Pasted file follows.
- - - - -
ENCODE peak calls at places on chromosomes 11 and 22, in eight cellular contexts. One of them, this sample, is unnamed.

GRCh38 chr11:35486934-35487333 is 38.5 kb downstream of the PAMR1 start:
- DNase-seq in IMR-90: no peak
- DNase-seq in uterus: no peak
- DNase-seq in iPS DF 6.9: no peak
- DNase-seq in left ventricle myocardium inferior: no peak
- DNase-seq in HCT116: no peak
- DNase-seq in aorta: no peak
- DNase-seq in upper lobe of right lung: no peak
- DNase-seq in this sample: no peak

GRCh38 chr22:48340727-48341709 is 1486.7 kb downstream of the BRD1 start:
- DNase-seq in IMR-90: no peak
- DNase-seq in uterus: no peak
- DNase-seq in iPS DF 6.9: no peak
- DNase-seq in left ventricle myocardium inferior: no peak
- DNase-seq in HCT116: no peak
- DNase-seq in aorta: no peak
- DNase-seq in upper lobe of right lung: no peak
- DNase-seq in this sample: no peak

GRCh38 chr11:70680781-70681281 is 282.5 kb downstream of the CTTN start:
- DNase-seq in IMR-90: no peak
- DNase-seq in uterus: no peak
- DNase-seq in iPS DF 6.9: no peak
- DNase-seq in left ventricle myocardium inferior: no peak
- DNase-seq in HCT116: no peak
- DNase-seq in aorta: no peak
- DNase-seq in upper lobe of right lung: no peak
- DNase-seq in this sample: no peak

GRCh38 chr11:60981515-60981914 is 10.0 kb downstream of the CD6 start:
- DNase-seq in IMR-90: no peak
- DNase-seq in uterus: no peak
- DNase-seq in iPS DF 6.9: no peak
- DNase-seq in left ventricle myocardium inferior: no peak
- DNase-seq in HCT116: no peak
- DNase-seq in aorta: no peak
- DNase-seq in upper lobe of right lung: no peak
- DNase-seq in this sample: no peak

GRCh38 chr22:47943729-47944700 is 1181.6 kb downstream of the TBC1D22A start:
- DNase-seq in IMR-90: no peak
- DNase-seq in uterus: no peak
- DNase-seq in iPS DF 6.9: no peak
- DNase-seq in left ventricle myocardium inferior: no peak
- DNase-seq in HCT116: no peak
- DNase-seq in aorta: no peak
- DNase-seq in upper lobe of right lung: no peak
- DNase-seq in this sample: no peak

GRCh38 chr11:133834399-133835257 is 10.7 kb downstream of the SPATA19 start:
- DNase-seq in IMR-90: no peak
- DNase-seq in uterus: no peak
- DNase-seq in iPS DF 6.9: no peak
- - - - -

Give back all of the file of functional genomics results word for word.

ENCODE peak calls at places on chromosomes 11 and 22, in eight cellular contexts. One of them, this sample, is unnamed.

GRCh38 chr11:35486934-35487333 is 38.5 kb downstream of the PAMR1 start:
- DNase-seq in IMR-90: no peak
- DNase-seq in uterus: no peak
- DNase-seq in iPS DF 6.9: no peak
- DNase-seq in left ventricle myocardium inferior: no peak
- DNase-seq in HCT116: no peak
- DNase-seq in aorta: no peak
- DNase-seq in upper lobe of right lung: no peak
- DNase-seq in this sample: no peak

GRCh38 chr22:48340727-48341709 is 1486.7 kb downstream of the BRD1 start:
- DNase-seq in IMR-90: no peak
- DNase-seq in uterus: no peak
- DNase-seq in iPS DF 6.9: no peak
- DNase-seq in left ventricle myocardium inferior: no peak
- DNase-seq in HCT116: no peak
- DNase-seq in aorta: no peak
- DNase-seq in upper lobe of right lung: no peak
- DNase-seq in this sample: no peak

GRCh38 chr11:70680781-70681281 is 282.5 kb downstream of the CTTN start:
- DNase-seq in IMR-90: no peak
- DNase-seq in uterus: no peak
- DNase-seq in iPS DF 6.9: no peak
- DNase-seq in left ventricle myocardium inferior: no peak
- DNase-seq in HCT116: no peak
- DNase-seq in aorta: no peak
- DNase-seq in upper lobe of right lung: no peak
- DNase-seq in this sample: no peak

GRCh38 chr11:60981515-60981914 is 10.0 kb downstream of the CD6 start:
- DNase-seq in IMR-90: no peak
- DNase-seq in uterus: no peak
- DNase-seq in iPS DF 6.9: no peak
- DNase-seq in left ventricle myocardium inferior: no peak
- DNase-seq in HCT116: no peak
- DNase-seq in aorta: no peak
- DNase-seq in upper lobe of right lung: no peak
- DNase-seq in this sample: no peak

GRCh38 chr22:47943729-47944700 is 1181.6 kb downstream of the TBC1D22A start:
- DNase-seq in IMR-90: no peak
- DNase-seq in uterus: no peak
- DNase-seq in iPS DF 6.9: no peak
- DNase-seq in left ventricle myocardium inferior: no peak
- DNase-seq in HCT116: no peak
- DNase-seq in aorta: no peak
- DNase-seq in upper lobe of right lung: no peak
- DNase-seq in this sample: no peak

GRCh38 chr11:133834399-133835257 is 10.7 kb downstream of the SPATA19 start:
- DNase-seq in IMR-90: no peak
- DNase-seq in uterus: no peak
- DNase-seq in iPS DF 6.9: no peak